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Universal Studios Jobs: Hollywood Theme Park Is Hiring Tour Guides

If you are eyeing an entertainment industry career, this gig might be for you.

Universal Studios Hollywood is hiring tour guides after an open casting call on Monday.

The pay is in the minimum wage range, but the exposure could be invaluable because Universal bills the annual event as a chance to break into the notoriously tough entertainment business.

"It was my entree into what I do today," said Whittier resident John Murdy, the theme park's creative director and former tour and VIP Experience guide.

Murdy began as a guide after graduating from Whittier College as a theater major in 1989.

"Back in the old days working in the mail room was your entree in to the business. Now it's the tour guide position."

Former tour guides are now working in all facets of the industry, said company spokeswoman Audrey Eig.

The biggest job benefit is that they get to display their acting talents while taking visitors around a working studio and theme park.

Many ex-guides have landed entertainment jobs since the program's 1964 start, she said.

Guides also get the chance to perform and read for filmmakers and agents during workshops at the studio. And they also get time off from work to take jobs on productions.

Some guides are selected for the VIP Experience, longer trips around the facility for groups that get special access to sound stages and elsewhere, Eig said.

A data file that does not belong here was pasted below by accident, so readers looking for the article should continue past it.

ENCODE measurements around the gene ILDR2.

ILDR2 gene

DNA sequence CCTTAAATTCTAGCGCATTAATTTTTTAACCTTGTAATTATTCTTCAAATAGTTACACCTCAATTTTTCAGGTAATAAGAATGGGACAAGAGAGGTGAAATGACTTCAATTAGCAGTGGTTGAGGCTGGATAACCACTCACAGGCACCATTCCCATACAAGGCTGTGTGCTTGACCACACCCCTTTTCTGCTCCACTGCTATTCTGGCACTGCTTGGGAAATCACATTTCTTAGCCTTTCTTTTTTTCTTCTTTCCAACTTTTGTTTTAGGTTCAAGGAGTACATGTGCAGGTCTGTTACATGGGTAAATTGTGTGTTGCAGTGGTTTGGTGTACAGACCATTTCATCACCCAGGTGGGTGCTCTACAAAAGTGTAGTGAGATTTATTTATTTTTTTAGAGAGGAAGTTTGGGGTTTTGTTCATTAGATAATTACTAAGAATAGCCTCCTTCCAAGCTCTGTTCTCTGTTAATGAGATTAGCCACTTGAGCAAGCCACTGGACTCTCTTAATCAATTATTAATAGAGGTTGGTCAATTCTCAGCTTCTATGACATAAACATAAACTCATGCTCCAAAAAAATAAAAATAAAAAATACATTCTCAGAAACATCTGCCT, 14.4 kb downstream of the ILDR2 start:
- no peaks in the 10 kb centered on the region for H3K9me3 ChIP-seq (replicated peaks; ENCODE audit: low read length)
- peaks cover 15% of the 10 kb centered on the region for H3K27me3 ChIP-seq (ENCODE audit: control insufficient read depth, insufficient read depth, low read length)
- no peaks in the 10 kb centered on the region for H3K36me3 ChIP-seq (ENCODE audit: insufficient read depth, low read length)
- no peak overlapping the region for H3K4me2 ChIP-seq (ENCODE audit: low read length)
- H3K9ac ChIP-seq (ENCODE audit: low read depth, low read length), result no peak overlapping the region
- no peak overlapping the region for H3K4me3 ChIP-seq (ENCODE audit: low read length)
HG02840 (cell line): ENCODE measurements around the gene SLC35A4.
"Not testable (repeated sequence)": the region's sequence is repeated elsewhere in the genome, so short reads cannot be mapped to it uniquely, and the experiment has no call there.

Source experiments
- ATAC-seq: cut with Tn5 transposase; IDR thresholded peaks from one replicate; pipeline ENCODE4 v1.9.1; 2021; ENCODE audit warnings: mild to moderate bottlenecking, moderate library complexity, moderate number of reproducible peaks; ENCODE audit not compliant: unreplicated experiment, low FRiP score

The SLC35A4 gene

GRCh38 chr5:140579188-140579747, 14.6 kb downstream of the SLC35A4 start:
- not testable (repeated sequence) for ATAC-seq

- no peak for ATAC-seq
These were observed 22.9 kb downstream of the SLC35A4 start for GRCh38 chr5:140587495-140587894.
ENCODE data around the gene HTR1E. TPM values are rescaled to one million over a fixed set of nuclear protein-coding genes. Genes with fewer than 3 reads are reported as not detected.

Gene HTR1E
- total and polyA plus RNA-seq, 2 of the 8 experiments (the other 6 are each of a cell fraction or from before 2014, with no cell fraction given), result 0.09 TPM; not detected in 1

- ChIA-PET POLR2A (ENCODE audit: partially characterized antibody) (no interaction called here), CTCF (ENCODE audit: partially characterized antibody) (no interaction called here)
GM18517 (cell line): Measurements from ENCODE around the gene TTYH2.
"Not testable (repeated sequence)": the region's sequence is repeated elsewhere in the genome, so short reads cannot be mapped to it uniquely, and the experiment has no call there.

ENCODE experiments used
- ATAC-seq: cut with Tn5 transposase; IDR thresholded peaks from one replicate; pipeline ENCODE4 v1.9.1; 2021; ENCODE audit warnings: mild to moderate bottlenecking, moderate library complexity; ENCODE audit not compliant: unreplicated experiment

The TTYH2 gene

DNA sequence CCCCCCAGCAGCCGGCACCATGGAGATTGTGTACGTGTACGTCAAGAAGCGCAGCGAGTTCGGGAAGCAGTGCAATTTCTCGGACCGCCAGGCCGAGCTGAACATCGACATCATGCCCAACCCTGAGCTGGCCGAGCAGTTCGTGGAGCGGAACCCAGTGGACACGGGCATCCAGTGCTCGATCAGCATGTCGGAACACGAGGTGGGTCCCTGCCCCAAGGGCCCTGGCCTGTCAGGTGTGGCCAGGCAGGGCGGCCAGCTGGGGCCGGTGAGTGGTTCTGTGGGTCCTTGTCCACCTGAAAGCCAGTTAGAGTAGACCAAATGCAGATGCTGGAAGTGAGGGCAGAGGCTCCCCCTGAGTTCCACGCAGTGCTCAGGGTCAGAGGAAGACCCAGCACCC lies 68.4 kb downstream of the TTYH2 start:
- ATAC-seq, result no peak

And Universal has a job placement program for the guides.

The park is looking for 40 English-speaking guides, six bilingual Spanish speakers and a few who can speak Mandarin.

Monday's casting call is from 2-4 p.m. at Universal's VIP Experience lounge, located to the right of the park's main entrance at 100 Universal City Plaza. Eig said job candidates should show up with a resume. They will have an interview with a casting director and answer a series of questions.

"We want to gauge their level of friendliness, how engaging they are and how well they talk on their feet," she said.

Candidates who pass muster will be called back for a two-week evaluation program after which the new batch of guides will be selected.

And guides never know who they will meet. Murdy still remembers his first VIP tour.

"I was ... heading back to wardrobe when the guide manager called asking if I would be interested in giving a VIP tour," he recalled.

Murdy asked his boss the guest's name and was told it was supersecret. "I drove down to the lower sound stage and out walks Michael Jackson. Michael loved movies and he had a real fascination with how movies were made. And was one of the nicest people I've ever met in my career," Murdy said.

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